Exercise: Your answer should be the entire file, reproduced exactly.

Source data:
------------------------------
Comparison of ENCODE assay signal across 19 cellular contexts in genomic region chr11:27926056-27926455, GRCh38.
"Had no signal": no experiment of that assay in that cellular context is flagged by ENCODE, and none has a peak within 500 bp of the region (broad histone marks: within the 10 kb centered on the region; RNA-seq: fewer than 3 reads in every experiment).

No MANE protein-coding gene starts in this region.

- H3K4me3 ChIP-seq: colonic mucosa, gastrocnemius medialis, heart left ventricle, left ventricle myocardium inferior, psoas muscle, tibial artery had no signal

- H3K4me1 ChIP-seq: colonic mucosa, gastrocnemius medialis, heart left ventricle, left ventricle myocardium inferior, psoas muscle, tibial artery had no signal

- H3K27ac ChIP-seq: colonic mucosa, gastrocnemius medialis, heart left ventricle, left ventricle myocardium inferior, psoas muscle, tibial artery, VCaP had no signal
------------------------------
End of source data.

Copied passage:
Comparison of ENCODE assay signal across 19 cellular contexts in genomic region chr11:27926056-27926455, GRCh38.
"Had no signal": no experiment of that assay in that cellular context is flagged by ENCODE, and none has a peak within 500 bp of the region (broad histone marks: within the 10 kb centered on the region; RNA-seq: fewer than 3 reads in every experiment).

No MANE protein-coding gene starts in this region.

- H3K4me3 ChIP-seq: colonic mucosa, gastrocnemius medialis, heart left ventricle, left ventricle myocardium inferior, psoas muscle, tibial artery had no signal

- H3K4me1 ChIP-seq: colonic mucosa, gastrocnemius medialis, heart left ventricle, left ventricle myocardium inferior, psoas muscle, tibial artery had no signal

- H3K27ac ChIP-seq: colonic mucosa, gastrocnemius medialis, heart left ventricle, left ventricle myocardium inferior, psoas muscle, tibial artery, VCaP had no signal